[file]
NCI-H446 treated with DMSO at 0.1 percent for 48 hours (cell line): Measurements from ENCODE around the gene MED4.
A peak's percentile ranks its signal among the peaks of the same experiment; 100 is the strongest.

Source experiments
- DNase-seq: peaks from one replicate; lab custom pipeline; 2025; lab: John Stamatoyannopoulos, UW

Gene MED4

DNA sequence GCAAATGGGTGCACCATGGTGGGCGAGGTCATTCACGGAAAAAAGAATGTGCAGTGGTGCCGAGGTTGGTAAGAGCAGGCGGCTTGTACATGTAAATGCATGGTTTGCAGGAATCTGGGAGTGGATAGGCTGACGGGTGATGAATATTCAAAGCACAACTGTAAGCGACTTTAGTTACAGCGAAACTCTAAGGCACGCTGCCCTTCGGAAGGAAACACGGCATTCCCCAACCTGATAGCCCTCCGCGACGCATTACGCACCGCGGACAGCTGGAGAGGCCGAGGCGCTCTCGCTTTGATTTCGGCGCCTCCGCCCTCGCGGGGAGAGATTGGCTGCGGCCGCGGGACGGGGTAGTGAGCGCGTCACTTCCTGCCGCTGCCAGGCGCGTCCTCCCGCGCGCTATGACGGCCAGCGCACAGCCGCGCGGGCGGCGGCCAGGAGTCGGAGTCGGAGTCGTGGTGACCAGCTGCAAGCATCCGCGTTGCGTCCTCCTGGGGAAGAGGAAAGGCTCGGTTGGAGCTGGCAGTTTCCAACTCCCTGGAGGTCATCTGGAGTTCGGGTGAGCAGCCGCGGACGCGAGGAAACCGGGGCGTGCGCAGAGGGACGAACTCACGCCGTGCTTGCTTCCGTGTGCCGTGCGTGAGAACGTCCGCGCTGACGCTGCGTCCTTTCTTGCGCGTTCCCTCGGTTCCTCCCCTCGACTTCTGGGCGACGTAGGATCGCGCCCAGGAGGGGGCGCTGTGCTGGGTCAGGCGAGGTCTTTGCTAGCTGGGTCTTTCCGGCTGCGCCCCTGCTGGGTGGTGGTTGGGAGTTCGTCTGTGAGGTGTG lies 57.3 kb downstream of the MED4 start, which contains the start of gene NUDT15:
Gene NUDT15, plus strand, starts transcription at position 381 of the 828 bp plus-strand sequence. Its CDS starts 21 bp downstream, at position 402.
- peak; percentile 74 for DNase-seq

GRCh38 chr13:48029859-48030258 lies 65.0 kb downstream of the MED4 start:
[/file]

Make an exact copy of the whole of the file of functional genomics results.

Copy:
NCI-H446 treated with DMSO at 0.1 percent for 48 hours (cell line): Measurements from ENCODE around the gene MED4.
A peak's percentile ranks its signal among the peaks of the same experiment; 100 is the strongest.

Source experiments
- DNase-seq: peaks from one replicate; lab custom pipeline; 2025; lab: John Stamatoyannopoulos, UW

Gene MED4

DNA sequence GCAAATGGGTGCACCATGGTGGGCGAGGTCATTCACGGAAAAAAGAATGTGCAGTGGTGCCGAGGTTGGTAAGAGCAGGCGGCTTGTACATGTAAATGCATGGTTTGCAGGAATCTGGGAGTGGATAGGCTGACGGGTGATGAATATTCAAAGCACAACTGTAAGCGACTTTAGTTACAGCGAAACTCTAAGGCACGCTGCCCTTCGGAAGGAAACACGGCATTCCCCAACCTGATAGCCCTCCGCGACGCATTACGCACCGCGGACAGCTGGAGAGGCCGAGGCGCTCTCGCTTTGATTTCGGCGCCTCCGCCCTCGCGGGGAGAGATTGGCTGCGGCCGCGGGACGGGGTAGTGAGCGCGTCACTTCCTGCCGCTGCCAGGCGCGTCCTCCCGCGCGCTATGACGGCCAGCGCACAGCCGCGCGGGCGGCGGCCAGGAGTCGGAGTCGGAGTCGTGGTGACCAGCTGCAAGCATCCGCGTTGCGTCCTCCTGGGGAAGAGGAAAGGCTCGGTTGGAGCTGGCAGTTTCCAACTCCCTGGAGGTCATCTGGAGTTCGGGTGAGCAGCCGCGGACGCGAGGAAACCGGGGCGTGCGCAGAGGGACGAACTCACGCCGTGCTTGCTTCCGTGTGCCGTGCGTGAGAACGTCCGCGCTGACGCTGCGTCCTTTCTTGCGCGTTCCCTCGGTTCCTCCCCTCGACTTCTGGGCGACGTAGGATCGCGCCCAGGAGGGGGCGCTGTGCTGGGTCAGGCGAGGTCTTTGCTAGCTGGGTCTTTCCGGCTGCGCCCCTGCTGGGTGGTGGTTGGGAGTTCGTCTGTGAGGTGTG lies 57.3 kb downstream of the MED4 start, which contains the start of gene NUDT15:
Gene NUDT15, plus strand, starts transcription at position 381 of the 828 bp plus-strand sequence. Its CDS starts 21 bp downstream, at position 402.
- peak; percentile 74 for DNase-seq

GRCh38 chr13:48029859-48030258 lies 65.0 kb downstream of the MED4 start: